56. In Bachawat’s Law of Arbitration and Conciliation, 4th Edn., pp. 85556, it is stated: “… ‘Reason’ is a ground or motive for a belief or a course of action, a statement in justification or explanation of belief or action. It is in this sense that the award must state reasons for the amount awarded. The rationale of the requirement of reasons is that reasons assure that the arbitrator has not acted capriciously. Reasons reveal the grounds on which the arbitrator reached the conclusion which adversely affects the interests of a party. The contractual stipulation of reasons means, as held in Poyser and Mills’ Arbitration. In re, ‘proper, adequate reasons’. Such reasons shall not only be intelligible but shall be a reason connected with the case which the court can see is proper. Contradictory reasons are equal to lack of reasons. The meaning of the word ‘reason’ was explained by the Kerala High Court in the contest of a reasoned award ….. ‘Reasons are the links between the materials on which certain conclusions are based and the actual conclusions….’ A mere statement of reasons does not satisfy the requirements of Section 31(3). Reasons must be based upon the materials submitted before the Arbitral Tribunal. The Tribunal has to give its reasons on consideration of the relevant materials which the irrelevant material may be ignored…. Statement of reasons is a mandatory requirement unless dispensed with by the parties or by a statutory provision.”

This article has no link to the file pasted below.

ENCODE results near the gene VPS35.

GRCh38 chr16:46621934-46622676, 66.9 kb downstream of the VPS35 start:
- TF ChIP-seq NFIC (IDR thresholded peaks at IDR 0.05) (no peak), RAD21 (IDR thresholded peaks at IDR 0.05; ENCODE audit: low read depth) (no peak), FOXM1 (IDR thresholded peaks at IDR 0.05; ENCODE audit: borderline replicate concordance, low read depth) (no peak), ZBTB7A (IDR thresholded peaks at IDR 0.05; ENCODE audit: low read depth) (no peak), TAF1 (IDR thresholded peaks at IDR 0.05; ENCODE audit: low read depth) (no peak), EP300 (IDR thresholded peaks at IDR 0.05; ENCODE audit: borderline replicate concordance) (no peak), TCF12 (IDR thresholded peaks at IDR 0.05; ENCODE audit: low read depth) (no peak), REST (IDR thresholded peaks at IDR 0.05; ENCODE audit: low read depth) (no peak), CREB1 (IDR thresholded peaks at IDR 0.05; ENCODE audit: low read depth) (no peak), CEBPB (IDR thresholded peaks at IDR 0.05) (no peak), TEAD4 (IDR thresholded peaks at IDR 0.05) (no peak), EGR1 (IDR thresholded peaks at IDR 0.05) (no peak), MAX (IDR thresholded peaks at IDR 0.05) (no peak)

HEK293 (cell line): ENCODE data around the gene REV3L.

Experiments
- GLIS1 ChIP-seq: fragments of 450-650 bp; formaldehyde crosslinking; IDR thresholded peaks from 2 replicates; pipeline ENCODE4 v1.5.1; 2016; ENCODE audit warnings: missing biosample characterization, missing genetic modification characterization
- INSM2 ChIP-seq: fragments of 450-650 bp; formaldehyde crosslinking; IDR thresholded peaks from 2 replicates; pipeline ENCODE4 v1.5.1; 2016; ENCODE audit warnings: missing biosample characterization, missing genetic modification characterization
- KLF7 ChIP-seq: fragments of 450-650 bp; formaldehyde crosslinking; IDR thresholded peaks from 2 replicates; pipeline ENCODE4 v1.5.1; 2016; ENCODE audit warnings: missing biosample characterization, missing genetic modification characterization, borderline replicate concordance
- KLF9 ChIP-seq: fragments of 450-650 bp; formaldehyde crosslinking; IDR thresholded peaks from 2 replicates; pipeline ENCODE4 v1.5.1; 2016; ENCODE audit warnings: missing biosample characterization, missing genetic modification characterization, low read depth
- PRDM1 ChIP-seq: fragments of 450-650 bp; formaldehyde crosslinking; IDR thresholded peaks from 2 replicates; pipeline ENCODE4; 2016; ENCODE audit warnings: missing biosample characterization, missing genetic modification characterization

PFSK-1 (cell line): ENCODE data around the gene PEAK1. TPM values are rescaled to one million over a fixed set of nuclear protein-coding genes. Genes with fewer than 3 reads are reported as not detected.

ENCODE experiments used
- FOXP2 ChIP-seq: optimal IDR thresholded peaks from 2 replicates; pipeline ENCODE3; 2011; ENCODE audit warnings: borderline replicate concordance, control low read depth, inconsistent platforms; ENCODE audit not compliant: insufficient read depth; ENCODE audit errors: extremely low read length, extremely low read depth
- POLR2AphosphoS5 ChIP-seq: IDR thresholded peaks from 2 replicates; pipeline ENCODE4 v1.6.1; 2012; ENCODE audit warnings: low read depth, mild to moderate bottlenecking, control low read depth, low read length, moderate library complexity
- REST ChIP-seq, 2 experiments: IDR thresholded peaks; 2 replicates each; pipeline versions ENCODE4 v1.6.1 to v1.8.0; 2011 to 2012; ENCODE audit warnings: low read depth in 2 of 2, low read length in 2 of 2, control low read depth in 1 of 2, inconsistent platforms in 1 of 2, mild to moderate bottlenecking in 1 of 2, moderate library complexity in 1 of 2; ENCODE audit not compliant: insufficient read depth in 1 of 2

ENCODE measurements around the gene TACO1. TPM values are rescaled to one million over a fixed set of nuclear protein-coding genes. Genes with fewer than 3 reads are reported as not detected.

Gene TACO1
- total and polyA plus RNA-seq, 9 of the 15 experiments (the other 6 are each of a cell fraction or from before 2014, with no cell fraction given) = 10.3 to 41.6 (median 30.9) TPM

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57. In Konkar Rly, Corpn. Ltd. Vs. Mehul Construction Co. this Court emphasized the mandatoriness of giving reasons unless the arbitration agreement provides otherwise.”